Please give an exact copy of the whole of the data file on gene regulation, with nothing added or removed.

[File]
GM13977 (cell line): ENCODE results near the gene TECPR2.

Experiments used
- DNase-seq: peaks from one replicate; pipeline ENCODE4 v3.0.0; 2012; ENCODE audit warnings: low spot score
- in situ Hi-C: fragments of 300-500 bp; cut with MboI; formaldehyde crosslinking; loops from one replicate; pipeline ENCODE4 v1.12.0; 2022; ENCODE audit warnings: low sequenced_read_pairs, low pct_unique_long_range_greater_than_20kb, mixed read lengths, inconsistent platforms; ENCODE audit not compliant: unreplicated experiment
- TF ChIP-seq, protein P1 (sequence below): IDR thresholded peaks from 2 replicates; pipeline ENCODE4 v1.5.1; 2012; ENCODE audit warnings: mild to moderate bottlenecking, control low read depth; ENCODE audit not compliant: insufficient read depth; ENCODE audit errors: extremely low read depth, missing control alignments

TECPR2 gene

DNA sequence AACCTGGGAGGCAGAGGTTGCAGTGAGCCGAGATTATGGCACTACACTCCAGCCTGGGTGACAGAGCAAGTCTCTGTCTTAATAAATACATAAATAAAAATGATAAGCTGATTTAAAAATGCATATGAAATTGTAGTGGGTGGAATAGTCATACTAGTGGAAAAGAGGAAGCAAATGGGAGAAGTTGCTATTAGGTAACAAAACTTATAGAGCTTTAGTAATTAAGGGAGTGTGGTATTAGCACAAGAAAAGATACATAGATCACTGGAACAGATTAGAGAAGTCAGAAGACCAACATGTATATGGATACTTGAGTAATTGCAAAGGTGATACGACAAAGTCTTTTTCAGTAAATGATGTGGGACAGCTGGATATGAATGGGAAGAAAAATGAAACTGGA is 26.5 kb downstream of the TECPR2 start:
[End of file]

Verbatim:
GM13977 (cell line): ENCODE results near the gene TECPR2.

Experiments used
- DNase-seq: peaks from one replicate; pipeline ENCODE4 v3.0.0; 2012; ENCODE audit warnings: low spot score
- in situ Hi-C: fragments of 300-500 bp; cut with MboI; formaldehyde crosslinking; loops from one replicate; pipeline ENCODE4 v1.12.0; 2022; ENCODE audit warnings: low sequenced_read_pairs, low pct_unique_long_range_greater_than_20kb, mixed read lengths, inconsistent platforms; ENCODE audit not compliant: unreplicated experiment
- TF ChIP-seq, protein P1 (sequence below): IDR thresholded peaks from 2 replicates; pipeline ENCODE4 v1.5.1; 2012; ENCODE audit warnings: mild to moderate bottlenecking, control low read depth; ENCODE audit not compliant: insufficient read depth; ENCODE audit errors: extremely low read depth, missing control alignments

TECPR2 gene

DNA sequence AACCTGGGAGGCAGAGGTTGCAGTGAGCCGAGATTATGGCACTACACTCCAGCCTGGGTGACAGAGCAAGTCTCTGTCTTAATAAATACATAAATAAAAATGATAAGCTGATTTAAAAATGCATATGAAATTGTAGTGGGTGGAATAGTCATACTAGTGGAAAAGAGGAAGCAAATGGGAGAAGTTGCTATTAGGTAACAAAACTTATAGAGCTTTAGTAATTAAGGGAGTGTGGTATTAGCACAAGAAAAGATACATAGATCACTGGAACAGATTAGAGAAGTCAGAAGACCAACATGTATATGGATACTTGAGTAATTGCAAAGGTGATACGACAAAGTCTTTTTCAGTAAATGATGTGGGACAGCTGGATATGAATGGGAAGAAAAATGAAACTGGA is 26.5 kb downstream of the TECPR2 start: